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Question: Please explain the process in which the GRUB boot loader works??
GRUB stands for "GRand Unified Boot loader". For now let\'s safely ignore the "GRU" part of GRUB and focus only on the B -- the boot loader. The most basic function of a boot loader is to find the location where the Operating System (OS) is installed in the computer, load the OS code into main memory, and hand over the control of the processor (CPU) to the OS code. But let\'s start at the beginning.
When you power on a computer, the very first piece of software (or rather "firmware") to run on the CPU is the BIOS (Basic Input/Output System), which is stored in a flash memory chip on the motherboard. The BIOS transfers control of the processor to the first boot device, which is usually the hard disk, but it can also be a CDROM, floppy disk, USB flash drive etc. For simplicity, let\'s assume its the hard disk.
In the hard disk, the very first sector (storage unit of a hard disk) is called the Master Boot Record (MBR). The MBR is very small – only 512 bytes. Of these, 64 bytes is used to store the partition table of the hard disk and remaining 446 bytes store a small piece of code called the "boot loader". Now different partitions on the hard disk can have different OSes installed in them. The default code in the MBR (one that comes pre-installed in the hard disk) searches for the first partition marked as "active" and loads the OS installed in that active partition.
But this basic boot loader is not very useful for people who want more advanced control over the boot procedure. For example, when the computer is powered on, someone might want to select which OS to boot from (Windows or Linux), instead of the default OS in the first active partition. So people have developed various boot loaders, such as Linux Loader (LILO), GRUB, GRUB-2, and so on, which differ in the features they offer. We will focus on GRUB, which was your original question. Other boot loaders also operate very similarly.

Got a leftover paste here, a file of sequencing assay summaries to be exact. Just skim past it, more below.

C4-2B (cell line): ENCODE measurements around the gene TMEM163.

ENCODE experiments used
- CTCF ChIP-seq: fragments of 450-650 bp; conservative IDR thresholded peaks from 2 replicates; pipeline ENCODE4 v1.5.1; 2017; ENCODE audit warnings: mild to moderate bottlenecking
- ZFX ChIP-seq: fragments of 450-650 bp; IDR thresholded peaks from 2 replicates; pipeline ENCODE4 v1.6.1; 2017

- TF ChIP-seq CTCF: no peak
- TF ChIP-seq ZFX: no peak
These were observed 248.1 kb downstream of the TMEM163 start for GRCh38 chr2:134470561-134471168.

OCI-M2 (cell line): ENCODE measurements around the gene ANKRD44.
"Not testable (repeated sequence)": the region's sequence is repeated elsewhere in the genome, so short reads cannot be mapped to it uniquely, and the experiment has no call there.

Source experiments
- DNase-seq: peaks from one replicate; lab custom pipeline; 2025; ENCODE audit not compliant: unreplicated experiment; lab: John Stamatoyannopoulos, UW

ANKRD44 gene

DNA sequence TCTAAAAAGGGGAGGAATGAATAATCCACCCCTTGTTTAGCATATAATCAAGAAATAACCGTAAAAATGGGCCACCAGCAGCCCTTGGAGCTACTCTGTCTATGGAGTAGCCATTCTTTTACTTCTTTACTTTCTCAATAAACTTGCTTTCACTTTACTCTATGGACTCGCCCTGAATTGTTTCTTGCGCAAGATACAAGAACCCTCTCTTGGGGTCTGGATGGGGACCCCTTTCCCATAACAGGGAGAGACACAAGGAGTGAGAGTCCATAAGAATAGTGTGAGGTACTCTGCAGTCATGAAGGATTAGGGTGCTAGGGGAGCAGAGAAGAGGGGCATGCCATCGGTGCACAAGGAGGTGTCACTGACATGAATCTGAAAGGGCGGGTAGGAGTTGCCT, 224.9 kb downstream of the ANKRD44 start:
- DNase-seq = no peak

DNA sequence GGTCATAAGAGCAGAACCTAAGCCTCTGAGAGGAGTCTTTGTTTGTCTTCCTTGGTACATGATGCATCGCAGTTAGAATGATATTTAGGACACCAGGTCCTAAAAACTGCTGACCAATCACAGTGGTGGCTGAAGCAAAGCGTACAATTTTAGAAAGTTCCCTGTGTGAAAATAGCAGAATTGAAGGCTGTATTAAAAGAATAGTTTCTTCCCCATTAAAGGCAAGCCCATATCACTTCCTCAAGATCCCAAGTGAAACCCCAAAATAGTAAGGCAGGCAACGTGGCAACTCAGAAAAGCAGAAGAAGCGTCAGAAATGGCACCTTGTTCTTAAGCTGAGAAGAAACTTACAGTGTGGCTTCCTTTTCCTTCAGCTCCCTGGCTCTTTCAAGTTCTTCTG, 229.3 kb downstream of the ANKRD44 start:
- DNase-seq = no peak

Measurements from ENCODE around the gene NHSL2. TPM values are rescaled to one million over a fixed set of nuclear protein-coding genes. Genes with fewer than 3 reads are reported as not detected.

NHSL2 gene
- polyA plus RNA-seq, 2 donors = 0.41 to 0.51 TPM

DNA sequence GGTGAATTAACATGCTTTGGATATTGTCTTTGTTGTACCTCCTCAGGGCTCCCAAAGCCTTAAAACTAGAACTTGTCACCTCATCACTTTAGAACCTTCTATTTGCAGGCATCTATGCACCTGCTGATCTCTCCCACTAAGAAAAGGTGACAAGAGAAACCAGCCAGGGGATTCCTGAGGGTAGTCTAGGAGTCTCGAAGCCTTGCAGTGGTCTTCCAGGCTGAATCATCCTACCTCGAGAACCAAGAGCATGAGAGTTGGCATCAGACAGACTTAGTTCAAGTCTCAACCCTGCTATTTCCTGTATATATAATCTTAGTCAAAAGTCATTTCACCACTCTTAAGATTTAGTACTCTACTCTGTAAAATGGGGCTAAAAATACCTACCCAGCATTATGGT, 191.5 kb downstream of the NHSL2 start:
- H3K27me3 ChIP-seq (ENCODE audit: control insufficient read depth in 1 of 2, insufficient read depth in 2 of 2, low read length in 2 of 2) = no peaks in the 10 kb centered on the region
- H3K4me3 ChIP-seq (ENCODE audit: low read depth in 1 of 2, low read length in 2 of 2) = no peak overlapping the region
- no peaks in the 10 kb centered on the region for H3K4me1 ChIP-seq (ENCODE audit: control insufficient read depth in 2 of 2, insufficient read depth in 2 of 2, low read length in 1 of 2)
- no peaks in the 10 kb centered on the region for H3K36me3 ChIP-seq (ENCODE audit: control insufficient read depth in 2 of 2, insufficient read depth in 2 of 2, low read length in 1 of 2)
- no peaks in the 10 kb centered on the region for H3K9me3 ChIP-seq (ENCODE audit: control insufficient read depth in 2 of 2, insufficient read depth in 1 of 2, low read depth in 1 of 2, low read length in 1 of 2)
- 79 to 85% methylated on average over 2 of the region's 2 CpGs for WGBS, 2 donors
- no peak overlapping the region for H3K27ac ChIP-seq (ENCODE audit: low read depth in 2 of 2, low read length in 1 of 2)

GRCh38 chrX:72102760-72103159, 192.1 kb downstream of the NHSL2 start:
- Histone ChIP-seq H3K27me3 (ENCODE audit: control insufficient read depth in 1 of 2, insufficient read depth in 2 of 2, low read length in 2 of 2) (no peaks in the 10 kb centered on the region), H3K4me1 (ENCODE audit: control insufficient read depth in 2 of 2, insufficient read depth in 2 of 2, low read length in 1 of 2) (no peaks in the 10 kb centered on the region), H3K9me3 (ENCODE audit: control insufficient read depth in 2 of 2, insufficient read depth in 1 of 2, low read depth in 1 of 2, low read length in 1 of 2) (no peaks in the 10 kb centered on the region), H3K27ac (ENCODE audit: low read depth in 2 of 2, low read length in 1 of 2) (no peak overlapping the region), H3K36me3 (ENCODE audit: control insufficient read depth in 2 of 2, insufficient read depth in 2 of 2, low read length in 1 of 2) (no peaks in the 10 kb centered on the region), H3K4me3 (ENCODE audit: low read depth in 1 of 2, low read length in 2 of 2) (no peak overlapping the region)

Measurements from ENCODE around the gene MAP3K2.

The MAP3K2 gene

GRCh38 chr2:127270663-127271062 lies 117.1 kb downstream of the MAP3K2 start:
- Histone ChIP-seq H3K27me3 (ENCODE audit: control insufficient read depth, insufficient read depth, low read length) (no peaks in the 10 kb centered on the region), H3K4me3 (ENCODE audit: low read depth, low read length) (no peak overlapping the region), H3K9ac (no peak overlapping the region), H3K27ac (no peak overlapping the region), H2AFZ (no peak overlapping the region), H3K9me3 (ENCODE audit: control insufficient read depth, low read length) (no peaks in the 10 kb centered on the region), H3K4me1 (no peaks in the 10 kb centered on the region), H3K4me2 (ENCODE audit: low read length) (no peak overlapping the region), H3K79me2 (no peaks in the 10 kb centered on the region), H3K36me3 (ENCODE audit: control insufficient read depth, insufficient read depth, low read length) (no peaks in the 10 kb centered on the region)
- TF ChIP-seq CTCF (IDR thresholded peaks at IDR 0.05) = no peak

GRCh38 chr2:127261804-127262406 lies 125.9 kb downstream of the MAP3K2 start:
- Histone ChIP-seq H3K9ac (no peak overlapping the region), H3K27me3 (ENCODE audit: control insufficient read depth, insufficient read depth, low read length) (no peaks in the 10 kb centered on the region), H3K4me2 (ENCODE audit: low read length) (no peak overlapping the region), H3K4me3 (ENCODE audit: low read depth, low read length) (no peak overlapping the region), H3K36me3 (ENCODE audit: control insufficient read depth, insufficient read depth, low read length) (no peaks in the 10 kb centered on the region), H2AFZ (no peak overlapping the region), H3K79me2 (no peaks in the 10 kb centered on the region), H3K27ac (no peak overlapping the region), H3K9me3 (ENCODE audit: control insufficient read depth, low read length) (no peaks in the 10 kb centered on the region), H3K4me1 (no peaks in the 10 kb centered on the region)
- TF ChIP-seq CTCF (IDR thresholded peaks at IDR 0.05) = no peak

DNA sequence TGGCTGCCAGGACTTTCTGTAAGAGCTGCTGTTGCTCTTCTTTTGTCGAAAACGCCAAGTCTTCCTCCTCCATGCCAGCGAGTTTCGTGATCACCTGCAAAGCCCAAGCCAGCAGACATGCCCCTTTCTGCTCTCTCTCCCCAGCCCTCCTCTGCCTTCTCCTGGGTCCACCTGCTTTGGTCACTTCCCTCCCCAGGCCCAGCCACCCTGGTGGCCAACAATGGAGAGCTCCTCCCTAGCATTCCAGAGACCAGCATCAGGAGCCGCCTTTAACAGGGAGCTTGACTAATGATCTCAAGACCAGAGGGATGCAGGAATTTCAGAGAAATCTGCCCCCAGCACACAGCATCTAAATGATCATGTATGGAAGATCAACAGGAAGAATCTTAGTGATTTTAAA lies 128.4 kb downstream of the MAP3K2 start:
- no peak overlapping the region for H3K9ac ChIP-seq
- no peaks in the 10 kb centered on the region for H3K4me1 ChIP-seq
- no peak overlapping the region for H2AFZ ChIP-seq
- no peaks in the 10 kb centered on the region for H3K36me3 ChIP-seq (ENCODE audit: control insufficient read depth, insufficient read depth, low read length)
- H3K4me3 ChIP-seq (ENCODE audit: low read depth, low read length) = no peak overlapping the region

GRUB overwrites the default boot loader in the MBR with its own
instructions. In fact, GRUB consists of multiple stages of code. Stage 1 is very small and is located in the MBR. It simply tells the processor where Stage 2 is located. Stage 2 can be placed anywhere on the hard disk, allowing it to be much more complex and larger than Stage 1. Stage 2 provides an interface thorough which the user can configure various boot options, such as selecting which OS to boot from, changing the boot parameters, performing administrative tasks, and so on. Depending on what the user selects, Stage 2 then loads the user-specified OS (with user-specified parameters) into main memory and lets the OS take over the control of the CPU.
GRUB has been recently superseded by GRUB-2, which provides a lot more features such as scripting, graphical interface, extensibility, internationalization, etc. You can find much more information on GRUB at the following website: http://www.gnu.org/software/grub/
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